8. Plant a tree.

You can also make a difference in your own backyard. Get a group in your neighborhood together and contact your local arborist or urban forester about planting trees on private property and public land. In addition to storing carbon, trees planted in and around urban areas and residences can provide much-needed shade in the summer, reducing energy bills and fossil fuel use.

9. Let policymakers know you are concerned about global warming. Elected officials and business leaders need to hear from concerned citizens.

For more information click here.

Transportation

  • On Campus:
    • Walk, bike or rollerblade when commuting to campus as often as is possible.
    • If it is not feasible for you to use a form of active transportation, take the bus.
    • If you absolutely need to drive a car to get to campus, use a car co-op vehicle or try to carpool with others, so that there are fewer cars on the road.
    • Try to limit your work related travel, and if you must travel try to take the train, bus or drive rather than take an airplane whenever possible.
  • At Home:
    • Use a form of active transportation (walk, bike, rollerblade) whenever possible. Short trips or errands can often be done without a car.
    • Consider joining a car share if you occasionally need a car, but don’t want to assumer the costs of insurance and maintenance.

Energy

  • On Campus:
    • Use powerbars, and then turn off the powerbar at the end of the day. 10% your of energy consumption comes phantom power -from appliances when you’re not using them but are still plugged in!
    • Remember to turn off the lights, computers, and monitors, and unplug them at the end of the day.
  • At Home:
    • When making purchasing decisions, try to find an energy efficient model. Although it may cost a bit more initially, you’ll save on your energy bills in the future.
    • Learn about energy justice and sustainable energy options.

Food

  • On Campus:
    • Support Diversity and Soma Cafe. They have made a commitment to sustainability by supporting our compost and recycling programs, provide reusable and compostable take out options, sourcing local foods, organic foods, and fairly traded foods.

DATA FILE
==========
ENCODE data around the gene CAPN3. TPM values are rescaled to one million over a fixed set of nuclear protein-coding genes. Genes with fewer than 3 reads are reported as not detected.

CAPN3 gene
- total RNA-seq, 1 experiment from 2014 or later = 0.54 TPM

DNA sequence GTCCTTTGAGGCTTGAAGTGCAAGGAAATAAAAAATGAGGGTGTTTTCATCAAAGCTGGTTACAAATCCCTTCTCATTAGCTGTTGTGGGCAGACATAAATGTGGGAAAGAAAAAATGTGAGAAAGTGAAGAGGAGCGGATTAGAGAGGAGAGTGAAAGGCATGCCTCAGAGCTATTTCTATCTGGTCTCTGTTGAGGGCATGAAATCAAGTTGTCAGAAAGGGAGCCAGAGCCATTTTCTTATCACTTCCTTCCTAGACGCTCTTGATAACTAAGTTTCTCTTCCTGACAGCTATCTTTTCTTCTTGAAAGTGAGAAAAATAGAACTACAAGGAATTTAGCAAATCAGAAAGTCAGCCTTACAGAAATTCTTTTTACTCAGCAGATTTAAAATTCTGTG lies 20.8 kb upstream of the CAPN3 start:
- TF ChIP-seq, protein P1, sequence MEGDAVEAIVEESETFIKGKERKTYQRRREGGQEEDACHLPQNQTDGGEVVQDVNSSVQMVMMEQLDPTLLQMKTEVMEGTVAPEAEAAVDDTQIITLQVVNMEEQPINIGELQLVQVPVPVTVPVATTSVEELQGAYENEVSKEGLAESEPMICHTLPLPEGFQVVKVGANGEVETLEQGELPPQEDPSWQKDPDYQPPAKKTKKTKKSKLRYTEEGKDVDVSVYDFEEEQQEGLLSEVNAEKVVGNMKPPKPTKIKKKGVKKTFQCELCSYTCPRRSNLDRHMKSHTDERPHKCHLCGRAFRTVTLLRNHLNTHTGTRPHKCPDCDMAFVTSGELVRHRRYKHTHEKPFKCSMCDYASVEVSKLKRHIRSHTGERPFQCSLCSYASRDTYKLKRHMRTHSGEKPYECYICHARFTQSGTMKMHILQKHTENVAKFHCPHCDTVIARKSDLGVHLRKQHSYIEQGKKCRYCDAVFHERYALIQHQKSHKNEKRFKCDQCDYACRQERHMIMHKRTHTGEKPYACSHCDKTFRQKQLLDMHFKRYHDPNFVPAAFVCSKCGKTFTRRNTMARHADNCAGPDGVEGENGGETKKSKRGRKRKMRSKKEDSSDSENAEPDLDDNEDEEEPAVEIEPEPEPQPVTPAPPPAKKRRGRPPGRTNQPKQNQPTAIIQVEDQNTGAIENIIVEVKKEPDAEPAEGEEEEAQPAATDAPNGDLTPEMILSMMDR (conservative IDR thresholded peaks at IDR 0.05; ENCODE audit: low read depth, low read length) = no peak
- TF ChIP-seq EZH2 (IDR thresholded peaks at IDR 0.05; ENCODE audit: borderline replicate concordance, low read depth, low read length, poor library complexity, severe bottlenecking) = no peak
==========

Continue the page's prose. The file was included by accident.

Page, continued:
• If you use take out containers from Diversity or Soma Café, remember to put them in a compost bin once you’re finished.
  • At Home:
    • Support local food producers and vendors.
    • Choose organic or sustainably grown foods whenever possible.
    • Reduce meat consumption.
    • Make yourself aware of which species of fish contain higher levels of heavy metals than others. Try to choose species which have lower levels of heavy metals.
    • Reduce dairy consumption.
    • Compost your food waste.
    • Minimize the packaging your food comes in - buy in bulk, do not use disposable dishes.
    • Compost your food ‘waste’ and use it to feed your or someone else’s garden.

Cleaning & Air Quality

  • On Campus:
    • Follow the University Scent Free Guideline. Choose scent free products and avoid wearing perfumes or colognes when you will be on campus. Some people are sensitive to the chemicals in fragrances and perfumes and they can become ill.
    • If you smoke please be respectful and smoke away from doorways and off of campus property.
  • At Home: